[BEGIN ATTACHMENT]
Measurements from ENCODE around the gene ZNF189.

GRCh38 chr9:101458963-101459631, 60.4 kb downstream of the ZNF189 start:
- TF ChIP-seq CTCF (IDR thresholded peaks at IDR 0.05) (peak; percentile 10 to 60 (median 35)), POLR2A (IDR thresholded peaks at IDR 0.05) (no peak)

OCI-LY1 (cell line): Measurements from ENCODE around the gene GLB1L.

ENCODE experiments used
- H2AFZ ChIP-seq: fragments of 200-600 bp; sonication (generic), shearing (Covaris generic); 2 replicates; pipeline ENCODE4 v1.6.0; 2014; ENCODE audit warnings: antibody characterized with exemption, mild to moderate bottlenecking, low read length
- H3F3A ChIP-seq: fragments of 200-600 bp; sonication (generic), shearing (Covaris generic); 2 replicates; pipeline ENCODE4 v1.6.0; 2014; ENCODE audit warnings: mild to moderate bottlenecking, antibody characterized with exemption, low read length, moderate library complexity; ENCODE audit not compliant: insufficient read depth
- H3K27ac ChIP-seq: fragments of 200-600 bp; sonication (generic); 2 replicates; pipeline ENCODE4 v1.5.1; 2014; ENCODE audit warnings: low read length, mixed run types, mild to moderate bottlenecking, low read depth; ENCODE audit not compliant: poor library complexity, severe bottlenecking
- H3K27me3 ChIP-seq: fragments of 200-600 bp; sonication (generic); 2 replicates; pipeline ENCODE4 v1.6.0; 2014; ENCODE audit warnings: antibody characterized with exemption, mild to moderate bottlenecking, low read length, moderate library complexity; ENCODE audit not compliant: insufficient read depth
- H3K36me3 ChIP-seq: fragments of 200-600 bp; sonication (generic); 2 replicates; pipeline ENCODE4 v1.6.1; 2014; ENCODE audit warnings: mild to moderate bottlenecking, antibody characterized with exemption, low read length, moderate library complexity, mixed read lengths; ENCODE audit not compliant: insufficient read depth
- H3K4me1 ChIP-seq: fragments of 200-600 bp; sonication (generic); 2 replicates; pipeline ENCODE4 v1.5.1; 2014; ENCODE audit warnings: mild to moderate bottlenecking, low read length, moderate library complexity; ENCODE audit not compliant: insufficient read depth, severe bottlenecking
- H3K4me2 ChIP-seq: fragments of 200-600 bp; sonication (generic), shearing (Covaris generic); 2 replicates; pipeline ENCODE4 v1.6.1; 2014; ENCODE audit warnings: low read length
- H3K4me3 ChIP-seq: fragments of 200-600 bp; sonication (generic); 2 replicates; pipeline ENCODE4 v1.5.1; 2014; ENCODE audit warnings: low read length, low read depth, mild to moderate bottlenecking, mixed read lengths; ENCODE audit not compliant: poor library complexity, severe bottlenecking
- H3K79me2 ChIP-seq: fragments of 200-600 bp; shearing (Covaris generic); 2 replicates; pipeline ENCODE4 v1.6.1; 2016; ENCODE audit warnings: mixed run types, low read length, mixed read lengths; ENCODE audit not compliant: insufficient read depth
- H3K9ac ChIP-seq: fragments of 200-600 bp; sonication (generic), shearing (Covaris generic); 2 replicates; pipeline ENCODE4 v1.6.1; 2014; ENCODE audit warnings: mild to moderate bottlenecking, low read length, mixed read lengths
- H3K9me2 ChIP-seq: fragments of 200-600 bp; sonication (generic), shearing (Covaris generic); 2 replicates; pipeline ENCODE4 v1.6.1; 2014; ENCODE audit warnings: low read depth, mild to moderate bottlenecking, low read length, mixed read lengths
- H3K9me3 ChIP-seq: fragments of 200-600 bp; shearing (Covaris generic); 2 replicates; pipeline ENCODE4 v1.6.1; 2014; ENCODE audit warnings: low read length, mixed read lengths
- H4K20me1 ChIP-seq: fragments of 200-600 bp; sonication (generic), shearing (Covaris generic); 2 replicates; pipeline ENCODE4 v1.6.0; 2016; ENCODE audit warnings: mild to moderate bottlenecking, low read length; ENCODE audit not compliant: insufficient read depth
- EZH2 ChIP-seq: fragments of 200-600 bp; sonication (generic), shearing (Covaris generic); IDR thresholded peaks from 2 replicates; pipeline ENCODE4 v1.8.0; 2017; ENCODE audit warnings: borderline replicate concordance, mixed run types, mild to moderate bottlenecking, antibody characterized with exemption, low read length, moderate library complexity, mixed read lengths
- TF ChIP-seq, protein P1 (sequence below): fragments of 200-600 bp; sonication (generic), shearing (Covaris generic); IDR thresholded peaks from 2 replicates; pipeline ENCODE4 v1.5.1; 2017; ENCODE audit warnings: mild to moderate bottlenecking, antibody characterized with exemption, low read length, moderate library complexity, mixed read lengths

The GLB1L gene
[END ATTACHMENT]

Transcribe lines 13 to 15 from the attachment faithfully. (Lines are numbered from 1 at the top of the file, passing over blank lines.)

- H3K4me3 ChIP-seq: fragments of 200-600 bp; sonication (generic); 2 replicates; pipeline ENCODE4 v1.5.1; 2014; ENCODE audit warnings: low read length, low read depth, mild to moderate bottlenecking, mixed read lengths; ENCODE audit not compliant: poor library complexity, severe bottlenecking
- H3K79me2 ChIP-seq: fragments of 200-600 bp; shearing (Covaris generic); 2 replicates; pipeline ENCODE4 v1.6.1; 2016; ENCODE audit warnings: mixed run types, low read length, mixed read lengths; ENCODE audit not compliant: insufficient read depth
- H3K9ac ChIP-seq: fragments of 200-600 bp; sonication (generic), shearing (Covaris generic); 2 replicates; pipeline ENCODE4 v1.6.1; 2014; ENCODE audit warnings: mild to moderate bottlenecking, low read length, mixed read lengths